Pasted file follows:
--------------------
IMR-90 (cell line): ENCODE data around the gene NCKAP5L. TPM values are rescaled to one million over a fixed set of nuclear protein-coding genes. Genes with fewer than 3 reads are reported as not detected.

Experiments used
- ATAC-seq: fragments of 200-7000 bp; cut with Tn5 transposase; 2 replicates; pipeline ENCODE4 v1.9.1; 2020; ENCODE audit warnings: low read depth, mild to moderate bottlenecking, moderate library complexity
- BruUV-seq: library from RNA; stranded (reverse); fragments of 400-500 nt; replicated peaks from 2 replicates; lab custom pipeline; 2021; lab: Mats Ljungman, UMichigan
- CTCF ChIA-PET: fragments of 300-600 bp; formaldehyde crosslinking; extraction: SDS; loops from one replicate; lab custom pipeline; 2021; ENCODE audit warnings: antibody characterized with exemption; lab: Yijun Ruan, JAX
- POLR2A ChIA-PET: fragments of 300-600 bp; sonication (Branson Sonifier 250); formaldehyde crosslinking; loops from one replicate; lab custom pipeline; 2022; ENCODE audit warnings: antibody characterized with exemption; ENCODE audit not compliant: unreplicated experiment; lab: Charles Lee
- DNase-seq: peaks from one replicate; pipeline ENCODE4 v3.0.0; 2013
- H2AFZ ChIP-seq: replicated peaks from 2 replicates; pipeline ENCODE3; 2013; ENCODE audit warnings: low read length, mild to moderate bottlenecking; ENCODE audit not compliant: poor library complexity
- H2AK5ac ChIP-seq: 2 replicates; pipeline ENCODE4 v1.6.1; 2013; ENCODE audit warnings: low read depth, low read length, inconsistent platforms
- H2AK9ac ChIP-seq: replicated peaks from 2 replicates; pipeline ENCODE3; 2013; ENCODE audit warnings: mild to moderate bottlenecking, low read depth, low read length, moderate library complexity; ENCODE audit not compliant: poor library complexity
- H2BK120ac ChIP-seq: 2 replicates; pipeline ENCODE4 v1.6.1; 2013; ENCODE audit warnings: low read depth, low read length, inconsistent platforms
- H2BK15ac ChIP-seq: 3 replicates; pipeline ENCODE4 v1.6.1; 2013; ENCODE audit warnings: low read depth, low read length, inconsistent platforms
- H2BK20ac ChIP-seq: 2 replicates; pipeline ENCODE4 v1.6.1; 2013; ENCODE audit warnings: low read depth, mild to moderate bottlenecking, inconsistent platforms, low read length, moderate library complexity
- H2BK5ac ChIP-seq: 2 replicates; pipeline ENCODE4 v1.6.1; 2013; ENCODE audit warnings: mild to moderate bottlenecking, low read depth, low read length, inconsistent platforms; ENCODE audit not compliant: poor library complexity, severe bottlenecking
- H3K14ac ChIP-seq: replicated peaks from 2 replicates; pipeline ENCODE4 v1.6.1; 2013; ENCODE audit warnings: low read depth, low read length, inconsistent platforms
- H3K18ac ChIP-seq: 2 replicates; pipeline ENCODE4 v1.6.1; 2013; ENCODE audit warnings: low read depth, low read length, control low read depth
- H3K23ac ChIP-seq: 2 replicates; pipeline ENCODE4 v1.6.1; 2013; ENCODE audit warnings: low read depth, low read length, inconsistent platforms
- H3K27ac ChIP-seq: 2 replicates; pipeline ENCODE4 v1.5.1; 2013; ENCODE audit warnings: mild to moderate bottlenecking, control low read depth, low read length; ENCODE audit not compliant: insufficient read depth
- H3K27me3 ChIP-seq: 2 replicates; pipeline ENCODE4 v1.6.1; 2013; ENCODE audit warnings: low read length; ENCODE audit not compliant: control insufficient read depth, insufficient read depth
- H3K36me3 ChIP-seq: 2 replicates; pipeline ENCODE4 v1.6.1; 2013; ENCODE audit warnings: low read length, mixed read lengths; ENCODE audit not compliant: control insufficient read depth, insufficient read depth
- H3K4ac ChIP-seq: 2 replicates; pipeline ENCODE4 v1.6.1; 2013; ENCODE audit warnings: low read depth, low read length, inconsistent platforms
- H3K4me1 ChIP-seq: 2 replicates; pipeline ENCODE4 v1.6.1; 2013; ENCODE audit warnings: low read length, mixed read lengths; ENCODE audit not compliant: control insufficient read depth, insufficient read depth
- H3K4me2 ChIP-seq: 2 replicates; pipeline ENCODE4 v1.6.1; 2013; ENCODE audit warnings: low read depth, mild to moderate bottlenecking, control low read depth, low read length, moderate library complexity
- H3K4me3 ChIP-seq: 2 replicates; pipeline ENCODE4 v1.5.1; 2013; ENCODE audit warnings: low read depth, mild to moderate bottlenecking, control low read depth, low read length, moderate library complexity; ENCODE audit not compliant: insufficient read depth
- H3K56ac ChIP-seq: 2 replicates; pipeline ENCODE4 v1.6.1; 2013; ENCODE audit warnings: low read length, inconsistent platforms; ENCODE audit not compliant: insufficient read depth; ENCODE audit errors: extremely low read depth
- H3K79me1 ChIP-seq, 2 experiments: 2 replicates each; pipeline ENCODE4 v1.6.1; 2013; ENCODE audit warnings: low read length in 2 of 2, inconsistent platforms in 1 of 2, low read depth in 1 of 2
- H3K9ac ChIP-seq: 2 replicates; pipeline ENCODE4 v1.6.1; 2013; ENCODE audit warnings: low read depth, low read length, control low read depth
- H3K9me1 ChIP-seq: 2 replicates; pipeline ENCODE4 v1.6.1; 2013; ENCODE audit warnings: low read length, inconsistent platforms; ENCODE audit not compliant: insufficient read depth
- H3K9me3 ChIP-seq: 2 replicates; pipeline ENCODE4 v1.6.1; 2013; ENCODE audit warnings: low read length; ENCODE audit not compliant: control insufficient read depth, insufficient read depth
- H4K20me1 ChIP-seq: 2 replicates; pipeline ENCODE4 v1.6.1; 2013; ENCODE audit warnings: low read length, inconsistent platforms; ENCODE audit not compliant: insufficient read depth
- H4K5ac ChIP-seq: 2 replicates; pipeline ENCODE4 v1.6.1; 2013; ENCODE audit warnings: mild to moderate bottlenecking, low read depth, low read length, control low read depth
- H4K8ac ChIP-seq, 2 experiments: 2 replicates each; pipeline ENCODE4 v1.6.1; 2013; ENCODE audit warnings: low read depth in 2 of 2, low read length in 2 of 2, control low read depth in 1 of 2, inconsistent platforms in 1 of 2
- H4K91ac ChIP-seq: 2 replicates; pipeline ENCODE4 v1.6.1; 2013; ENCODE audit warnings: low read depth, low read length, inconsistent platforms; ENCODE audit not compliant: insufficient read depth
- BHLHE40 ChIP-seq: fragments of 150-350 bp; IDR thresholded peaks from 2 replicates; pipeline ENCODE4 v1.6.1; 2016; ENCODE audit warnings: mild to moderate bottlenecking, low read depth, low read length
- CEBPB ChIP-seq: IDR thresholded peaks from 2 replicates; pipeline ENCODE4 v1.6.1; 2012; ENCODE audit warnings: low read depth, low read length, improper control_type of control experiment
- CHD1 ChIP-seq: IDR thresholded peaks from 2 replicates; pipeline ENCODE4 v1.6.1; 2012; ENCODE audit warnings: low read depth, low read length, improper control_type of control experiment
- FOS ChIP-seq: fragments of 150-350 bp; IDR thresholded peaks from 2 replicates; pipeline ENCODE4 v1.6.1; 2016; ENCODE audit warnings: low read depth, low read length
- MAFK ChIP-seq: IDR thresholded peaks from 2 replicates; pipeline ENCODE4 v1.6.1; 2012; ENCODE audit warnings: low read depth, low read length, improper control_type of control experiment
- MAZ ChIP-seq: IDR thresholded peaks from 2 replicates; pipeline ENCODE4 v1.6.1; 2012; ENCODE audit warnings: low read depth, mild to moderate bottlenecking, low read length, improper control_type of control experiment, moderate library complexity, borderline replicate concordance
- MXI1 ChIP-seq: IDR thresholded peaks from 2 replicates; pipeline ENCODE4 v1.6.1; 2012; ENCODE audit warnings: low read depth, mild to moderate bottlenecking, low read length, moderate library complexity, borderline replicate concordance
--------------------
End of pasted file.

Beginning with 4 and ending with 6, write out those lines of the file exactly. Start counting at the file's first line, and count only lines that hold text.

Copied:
- BruUV-seq: library from RNA; stranded (reverse); fragments of 400-500 nt; replicated peaks from 2 replicates; lab custom pipeline; 2021; lab: Mats Ljungman, UMichigan
- CTCF ChIA-PET: fragments of 300-600 bp; formaldehyde crosslinking; extraction: SDS; loops from one replicate; lab custom pipeline; 2021; ENCODE audit warnings: antibody characterized with exemption; lab: Yijun Ruan, JAX
- POLR2A ChIA-PET: fragments of 300-600 bp; sonication (Branson Sonifier 250); formaldehyde crosslinking; loops from one replicate; lab custom pipeline; 2022; ENCODE audit warnings: antibody characterized with exemption; ENCODE audit not compliant: unreplicated experiment; lab: Charles Lee